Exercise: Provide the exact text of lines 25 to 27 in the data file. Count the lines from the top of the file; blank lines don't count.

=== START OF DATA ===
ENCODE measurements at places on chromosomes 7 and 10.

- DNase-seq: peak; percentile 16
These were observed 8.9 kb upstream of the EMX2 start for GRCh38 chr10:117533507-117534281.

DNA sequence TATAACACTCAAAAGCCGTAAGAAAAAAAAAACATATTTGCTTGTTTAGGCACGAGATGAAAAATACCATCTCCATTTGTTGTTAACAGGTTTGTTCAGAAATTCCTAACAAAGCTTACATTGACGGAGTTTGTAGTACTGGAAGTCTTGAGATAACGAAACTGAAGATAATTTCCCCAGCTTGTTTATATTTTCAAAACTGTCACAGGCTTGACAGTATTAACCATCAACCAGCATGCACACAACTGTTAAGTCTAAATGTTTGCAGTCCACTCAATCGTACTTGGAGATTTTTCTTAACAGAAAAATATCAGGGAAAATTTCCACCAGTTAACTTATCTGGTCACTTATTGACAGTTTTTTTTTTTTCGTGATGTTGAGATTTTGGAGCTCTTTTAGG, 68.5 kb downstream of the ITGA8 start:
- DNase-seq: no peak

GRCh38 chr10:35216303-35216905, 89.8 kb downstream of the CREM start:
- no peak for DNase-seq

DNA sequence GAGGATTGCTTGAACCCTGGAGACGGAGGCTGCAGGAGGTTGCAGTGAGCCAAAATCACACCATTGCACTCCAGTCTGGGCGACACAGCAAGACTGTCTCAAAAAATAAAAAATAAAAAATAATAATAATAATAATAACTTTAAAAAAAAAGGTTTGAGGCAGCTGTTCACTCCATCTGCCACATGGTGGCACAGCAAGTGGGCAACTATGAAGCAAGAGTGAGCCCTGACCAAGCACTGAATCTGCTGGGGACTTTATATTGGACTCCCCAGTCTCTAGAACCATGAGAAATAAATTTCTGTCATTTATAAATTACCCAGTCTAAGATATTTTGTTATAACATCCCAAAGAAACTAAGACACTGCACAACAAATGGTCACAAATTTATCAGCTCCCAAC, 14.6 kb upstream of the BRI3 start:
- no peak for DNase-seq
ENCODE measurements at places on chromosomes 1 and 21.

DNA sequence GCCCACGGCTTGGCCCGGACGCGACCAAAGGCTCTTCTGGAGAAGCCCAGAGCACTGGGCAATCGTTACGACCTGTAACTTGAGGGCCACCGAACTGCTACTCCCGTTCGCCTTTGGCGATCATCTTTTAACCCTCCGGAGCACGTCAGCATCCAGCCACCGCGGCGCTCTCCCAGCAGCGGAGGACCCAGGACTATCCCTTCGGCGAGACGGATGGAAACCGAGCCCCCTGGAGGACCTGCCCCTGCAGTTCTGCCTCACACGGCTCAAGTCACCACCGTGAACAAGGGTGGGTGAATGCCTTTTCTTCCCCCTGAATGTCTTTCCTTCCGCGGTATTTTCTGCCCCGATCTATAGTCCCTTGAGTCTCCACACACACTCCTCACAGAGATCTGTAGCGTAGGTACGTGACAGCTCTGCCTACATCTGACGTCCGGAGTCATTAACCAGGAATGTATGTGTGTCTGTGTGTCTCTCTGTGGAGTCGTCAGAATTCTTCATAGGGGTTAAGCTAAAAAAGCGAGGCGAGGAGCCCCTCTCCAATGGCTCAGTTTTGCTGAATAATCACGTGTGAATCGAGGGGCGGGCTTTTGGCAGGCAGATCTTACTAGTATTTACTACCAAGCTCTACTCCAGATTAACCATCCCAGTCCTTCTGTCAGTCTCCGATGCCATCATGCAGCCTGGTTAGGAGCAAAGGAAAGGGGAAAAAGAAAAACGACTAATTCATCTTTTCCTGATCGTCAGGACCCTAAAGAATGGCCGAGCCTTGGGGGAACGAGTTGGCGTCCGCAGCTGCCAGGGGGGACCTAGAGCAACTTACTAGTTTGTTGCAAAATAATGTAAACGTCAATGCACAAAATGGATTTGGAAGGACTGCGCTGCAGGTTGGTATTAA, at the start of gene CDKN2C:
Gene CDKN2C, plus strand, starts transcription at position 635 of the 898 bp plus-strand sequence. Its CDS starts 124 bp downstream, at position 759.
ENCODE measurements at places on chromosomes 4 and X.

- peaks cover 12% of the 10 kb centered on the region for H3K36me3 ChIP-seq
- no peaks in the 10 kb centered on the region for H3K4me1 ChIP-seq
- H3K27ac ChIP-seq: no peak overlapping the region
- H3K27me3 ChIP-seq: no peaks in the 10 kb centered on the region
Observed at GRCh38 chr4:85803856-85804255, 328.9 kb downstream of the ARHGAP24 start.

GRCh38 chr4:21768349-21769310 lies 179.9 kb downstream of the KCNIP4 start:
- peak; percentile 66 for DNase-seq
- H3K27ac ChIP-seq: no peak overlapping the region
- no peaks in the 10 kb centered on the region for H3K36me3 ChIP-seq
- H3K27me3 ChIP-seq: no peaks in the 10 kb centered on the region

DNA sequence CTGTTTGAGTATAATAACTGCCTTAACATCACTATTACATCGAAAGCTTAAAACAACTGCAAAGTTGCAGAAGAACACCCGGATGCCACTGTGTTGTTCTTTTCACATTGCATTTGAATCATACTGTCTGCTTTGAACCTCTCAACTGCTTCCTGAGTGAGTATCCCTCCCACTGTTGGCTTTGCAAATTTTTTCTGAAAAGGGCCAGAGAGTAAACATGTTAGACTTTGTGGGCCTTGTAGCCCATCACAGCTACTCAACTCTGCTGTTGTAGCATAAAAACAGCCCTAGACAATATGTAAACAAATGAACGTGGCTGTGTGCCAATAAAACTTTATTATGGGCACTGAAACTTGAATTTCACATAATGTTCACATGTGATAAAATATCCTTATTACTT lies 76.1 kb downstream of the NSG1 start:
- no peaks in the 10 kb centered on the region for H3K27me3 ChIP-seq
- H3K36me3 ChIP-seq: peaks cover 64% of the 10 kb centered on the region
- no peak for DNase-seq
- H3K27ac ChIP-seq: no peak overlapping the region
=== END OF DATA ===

- no peaks in the 10 kb centered on the region for H3K27me3 ChIP-seq
- H3K36me3 ChIP-seq: peaks cover 64% of the 10 kb centered on the region
- no peak for DNase-seq